News & Politics

Biden Is Desperate to Regain Bases, Intel, Allies He Threw Away in Afghanistan

AP Photo/Andrew Harnik

Presidentish Joe Biden is desperate to get back what he gave away in his badly bungled bugout from Afghanistan, as revealed in a new AP report.

The AP puts the best spin on the story it can, only briefly mentioning in the lead what it politely calls “the backdrop of the troop withdrawal from Afghanistan.” But as it turns out, the Joint Chiefs chair and China hack Gen. Mark Milley “is meeting in Greece with NATO counterparts this weekend, hoping to forge more basing, intelligence sharing and other agreements to prevent terrorist groups from regrouping.”

The missing context: We already had all of those things prior to Biden’s petulant decision to fully pull out of Bagram Air Base.

In recent years when I wrote that it was time to give up nation-building and other feel-good efforts in Afghanistan, I never dreamed anyone would order every last American and NATO troop out of Bagram.

Reduced footprint? Sure. More burden-sharing with our allies? If at all possible, of course.

Keeping a token force at Bagram meant being able to keep an eye on the local bad guys with global ambitions. That’s without much risk (we had one combat fatality in Afghanistan in all of 2020) or expense. And without relying on a mostly mythical “over the horizon” strike capability.

A few guards, some service troops, some drones, and their supplies.

That’s all we needed in Afghanistan to make sure al-Qaeda or ISIS couldn’t metastasize there yet again.

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Now we need to negotiate with countries that no longer trust us to regain the things Biden was in such a rush to throw away.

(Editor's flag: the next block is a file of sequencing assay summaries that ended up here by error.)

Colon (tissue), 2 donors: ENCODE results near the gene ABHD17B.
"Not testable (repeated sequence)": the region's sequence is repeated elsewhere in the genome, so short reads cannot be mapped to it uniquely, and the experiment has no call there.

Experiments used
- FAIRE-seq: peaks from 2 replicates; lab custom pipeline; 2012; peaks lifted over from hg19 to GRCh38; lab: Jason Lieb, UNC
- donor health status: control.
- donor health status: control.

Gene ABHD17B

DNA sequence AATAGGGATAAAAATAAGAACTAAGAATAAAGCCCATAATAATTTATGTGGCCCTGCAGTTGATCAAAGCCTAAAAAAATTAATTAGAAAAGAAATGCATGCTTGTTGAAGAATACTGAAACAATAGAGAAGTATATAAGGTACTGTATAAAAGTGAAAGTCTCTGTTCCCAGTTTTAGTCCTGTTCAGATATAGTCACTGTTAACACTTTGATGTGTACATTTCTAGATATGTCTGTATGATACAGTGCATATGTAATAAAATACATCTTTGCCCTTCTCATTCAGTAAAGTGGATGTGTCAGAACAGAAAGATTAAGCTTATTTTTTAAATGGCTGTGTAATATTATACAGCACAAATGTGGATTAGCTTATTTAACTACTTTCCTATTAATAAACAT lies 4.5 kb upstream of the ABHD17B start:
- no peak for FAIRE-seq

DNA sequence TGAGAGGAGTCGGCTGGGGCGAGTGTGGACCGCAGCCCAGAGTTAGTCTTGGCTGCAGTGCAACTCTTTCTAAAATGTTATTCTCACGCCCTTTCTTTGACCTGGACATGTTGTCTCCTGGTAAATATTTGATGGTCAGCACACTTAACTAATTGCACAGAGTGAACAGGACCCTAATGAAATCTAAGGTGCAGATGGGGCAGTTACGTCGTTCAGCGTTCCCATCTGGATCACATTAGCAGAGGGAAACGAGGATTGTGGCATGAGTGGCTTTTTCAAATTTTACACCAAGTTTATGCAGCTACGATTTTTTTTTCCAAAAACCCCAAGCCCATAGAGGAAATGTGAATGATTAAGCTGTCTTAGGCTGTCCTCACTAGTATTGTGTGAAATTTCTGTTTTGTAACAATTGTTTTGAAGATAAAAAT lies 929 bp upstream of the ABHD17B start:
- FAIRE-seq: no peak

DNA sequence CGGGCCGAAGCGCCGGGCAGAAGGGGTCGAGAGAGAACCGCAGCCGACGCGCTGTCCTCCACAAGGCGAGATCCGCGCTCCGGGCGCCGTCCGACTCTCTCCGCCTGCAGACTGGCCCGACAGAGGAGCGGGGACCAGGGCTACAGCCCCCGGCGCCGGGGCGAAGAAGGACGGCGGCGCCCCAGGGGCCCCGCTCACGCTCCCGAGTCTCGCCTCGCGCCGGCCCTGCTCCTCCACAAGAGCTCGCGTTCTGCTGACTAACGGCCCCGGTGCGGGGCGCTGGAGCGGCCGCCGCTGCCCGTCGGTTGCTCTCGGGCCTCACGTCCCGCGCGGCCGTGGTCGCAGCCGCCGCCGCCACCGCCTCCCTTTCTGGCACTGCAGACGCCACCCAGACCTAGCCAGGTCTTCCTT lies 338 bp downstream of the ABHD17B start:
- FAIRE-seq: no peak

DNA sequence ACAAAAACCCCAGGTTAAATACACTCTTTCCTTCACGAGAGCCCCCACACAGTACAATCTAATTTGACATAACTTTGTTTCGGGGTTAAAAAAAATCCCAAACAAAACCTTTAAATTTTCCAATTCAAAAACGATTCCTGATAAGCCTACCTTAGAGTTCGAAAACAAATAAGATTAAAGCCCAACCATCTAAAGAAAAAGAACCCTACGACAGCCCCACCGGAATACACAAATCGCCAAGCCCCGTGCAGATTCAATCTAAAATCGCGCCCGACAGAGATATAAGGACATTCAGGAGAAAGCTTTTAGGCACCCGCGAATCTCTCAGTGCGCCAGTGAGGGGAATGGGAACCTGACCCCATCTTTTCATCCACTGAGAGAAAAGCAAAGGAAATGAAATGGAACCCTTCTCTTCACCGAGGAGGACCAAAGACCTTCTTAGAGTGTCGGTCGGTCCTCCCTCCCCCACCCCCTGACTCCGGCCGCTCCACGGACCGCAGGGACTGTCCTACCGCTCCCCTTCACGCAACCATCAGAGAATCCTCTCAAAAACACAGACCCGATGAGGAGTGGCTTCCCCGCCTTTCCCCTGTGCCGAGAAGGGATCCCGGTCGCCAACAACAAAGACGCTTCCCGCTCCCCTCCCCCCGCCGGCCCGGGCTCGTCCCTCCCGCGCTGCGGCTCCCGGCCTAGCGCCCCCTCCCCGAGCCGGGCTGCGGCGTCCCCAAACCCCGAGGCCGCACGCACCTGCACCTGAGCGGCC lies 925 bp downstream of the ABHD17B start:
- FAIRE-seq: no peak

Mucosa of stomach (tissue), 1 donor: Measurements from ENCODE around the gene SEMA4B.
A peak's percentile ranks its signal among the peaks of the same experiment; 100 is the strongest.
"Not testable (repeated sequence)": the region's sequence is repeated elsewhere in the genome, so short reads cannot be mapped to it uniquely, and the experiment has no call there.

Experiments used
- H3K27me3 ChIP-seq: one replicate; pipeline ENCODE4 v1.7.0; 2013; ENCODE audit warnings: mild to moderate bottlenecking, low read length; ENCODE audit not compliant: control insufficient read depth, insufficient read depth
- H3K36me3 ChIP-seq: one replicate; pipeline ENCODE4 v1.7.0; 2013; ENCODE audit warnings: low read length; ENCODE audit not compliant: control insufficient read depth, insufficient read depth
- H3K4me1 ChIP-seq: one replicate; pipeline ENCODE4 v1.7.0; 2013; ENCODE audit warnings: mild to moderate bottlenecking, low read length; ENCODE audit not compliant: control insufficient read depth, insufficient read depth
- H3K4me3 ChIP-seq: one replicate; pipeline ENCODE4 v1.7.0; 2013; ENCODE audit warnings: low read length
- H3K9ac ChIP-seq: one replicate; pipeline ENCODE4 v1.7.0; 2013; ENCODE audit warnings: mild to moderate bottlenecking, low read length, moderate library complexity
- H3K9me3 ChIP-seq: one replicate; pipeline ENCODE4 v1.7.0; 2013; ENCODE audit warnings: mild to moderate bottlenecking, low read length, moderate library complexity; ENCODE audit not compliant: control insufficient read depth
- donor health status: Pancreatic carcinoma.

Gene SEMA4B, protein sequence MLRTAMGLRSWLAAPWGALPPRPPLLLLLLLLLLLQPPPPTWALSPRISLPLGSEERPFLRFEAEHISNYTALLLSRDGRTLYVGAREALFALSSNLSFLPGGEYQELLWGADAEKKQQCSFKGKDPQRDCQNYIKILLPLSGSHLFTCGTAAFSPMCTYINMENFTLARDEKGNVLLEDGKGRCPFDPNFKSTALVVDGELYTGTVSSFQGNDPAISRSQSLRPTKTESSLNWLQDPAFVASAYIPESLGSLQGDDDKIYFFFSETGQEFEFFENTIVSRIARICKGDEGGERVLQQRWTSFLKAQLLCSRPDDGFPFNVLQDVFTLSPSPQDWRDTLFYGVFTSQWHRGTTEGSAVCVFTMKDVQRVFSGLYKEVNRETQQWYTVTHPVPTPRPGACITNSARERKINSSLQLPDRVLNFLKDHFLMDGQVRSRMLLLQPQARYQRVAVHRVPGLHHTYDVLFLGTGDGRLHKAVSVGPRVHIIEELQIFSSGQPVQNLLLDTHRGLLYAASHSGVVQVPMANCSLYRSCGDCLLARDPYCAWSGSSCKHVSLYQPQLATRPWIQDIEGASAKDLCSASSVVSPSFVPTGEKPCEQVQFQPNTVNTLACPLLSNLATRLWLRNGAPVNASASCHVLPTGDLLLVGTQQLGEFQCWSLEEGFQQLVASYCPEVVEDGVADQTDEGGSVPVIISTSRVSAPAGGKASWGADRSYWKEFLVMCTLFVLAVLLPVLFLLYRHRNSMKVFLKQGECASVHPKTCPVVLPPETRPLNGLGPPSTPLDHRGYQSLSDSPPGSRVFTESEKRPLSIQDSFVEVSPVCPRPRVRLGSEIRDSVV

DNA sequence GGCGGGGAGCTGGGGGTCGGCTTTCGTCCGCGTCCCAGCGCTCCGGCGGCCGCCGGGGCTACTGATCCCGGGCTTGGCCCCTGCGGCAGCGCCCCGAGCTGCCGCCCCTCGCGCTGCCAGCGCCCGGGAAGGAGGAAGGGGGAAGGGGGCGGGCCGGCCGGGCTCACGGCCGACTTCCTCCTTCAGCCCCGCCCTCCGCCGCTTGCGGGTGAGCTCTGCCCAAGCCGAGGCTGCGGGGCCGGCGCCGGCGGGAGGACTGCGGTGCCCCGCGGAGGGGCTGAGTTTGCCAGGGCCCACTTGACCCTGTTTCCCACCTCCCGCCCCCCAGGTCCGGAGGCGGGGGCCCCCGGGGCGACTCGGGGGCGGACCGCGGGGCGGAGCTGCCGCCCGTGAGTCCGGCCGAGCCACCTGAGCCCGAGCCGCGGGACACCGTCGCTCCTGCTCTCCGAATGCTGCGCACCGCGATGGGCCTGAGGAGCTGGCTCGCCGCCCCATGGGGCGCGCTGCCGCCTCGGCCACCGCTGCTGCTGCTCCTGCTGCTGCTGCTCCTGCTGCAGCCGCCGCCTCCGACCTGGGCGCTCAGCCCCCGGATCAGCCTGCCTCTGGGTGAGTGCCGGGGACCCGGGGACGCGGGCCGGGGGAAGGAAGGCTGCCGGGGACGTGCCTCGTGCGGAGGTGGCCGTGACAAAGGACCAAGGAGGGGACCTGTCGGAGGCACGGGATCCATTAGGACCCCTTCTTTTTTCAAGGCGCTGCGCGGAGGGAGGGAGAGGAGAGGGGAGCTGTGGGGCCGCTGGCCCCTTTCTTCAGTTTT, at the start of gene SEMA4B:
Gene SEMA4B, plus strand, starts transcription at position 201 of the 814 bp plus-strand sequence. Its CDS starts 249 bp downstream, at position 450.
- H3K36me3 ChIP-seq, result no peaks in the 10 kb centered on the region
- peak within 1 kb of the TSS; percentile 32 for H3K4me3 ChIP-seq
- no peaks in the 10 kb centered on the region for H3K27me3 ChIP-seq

So Biden is desperate enough to try and start from scratch because these negotiations make it clear that this “over the horizon” capability requires a lot of intel and assets much closer than that:

The U.S. military has said it can conduct counterterrorism surveillance and, if necessary, strikes in Afghanistan from “over the horizon” — meaning from assets based in other countries. But they have made it clear that surveillance flights from bases in the Persian Gulf are long and provide limited time in the air over Afghanistan. So they have talked about seeking basing agreements, overflight rights and increased intelligence-sharing with nations closer to Afghanistan, including some neighbors.

Neighbors? Sad to say, but Afghanistan is the worst part of a bad neighborhood. Its neighbors are Iran (think they’ll let us base there, mmm?), Pakistan (we’d be less safe there than at Bagram), and a handful of former Central Asian Soviet Socialist Republics (and Putin has already said nyet to Biden basing American forces in those countries).

That leaves India, but its 80-year history of “anti-colonialism” after independence from Britain makes an American base highly unlikely.

Can no one in Washington read a damn map? Could no one see this coming from 12,000 miles away?